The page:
Nano-sat’s accidental snap of SA

2014-01-24 00:00

CAPE TOWN — Tshepiso Sat, South Africa’s first nano-satellite, has taken a picture of its homeland — by accident.

The tiny satellite, weighing just 1,2 kg, was launched from Russia in November and is in an orbit 600 km above the Earth.

Professor Robert van Zyl of the Cape Peninsula University of Technology, where the satellite was built at the France-South Africa Technology Institute, said yesterday: “Tshepiso was not built for Earth observation. Its camera is there so we can see if the antenna is correctly deployed. We can’t control the camera.”

So he said they were surprised to see the perfect snap of South Africa, as well as one of the Sun.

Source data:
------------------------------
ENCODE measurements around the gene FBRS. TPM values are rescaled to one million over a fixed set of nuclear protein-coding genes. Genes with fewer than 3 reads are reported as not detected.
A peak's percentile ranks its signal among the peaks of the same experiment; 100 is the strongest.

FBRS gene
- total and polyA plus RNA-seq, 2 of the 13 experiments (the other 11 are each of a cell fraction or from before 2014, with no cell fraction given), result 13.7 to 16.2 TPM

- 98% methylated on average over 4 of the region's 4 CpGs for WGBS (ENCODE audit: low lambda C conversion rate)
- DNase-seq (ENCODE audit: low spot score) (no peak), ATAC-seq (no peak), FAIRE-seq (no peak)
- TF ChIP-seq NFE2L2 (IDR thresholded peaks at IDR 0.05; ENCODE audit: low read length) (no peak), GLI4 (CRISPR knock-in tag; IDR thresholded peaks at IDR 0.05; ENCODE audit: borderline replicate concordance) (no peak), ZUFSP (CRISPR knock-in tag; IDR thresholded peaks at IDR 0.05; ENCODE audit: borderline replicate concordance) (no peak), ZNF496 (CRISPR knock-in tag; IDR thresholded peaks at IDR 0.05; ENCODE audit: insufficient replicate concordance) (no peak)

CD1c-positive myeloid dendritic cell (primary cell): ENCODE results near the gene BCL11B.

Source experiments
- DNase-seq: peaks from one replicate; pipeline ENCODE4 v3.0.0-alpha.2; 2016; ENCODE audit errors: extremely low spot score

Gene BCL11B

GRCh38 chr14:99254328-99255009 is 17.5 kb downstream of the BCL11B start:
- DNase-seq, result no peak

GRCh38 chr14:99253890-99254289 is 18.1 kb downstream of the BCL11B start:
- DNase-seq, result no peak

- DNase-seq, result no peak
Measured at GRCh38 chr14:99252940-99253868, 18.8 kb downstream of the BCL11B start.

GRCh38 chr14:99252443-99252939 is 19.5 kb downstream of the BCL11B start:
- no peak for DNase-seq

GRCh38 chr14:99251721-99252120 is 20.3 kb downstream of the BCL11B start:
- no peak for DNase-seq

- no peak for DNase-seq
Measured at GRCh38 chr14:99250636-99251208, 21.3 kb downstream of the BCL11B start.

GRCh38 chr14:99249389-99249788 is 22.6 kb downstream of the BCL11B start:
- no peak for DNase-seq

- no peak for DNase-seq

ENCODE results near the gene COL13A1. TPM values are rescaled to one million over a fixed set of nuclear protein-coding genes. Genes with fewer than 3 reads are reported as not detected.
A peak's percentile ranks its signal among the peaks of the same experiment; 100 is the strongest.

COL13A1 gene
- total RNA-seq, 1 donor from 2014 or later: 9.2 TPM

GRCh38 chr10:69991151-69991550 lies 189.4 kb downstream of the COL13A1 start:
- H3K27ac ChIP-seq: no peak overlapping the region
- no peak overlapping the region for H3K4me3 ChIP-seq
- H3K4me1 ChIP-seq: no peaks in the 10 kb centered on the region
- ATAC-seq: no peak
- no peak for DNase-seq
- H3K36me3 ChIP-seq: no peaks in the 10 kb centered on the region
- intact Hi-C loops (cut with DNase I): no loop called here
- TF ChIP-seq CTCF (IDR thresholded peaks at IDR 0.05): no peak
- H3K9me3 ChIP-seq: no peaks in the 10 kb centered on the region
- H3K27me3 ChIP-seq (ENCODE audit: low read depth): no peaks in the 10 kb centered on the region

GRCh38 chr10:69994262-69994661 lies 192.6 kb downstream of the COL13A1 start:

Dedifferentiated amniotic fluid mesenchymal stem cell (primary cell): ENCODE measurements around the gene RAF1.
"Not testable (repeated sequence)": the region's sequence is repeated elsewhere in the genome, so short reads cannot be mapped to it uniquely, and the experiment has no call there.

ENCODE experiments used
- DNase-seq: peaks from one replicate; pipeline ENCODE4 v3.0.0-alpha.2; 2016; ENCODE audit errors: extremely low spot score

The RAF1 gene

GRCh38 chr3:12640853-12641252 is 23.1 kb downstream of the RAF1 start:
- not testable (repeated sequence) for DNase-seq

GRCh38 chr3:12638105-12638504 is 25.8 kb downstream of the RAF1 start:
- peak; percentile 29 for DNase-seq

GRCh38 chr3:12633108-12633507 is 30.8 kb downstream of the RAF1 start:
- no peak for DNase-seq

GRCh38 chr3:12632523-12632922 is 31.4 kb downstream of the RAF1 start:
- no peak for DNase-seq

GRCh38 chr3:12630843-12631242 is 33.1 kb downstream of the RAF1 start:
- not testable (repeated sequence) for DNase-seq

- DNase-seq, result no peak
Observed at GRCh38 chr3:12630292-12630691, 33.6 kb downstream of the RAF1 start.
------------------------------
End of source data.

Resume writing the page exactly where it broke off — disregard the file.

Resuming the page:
The 10-metre antenna will be deployed over the course of two weeks and forms the heart of the satellite’s experiments, sending out radio signals that will help to investigate the ionosphere.

The signals will be analysed by a high-frequency antenna at the SA National Space Agency’s space science unit at Hermanus.

This antenna is able to determine precisely the direction from which Tshepiso’s signals are coming.

The signal bends slightly as a result of the electrical charge in the ionosphere. Studying this discrepancy will allow researchers to determine a lot about the composition and thickness of the ionosphere, which is important for high-frequency communications.

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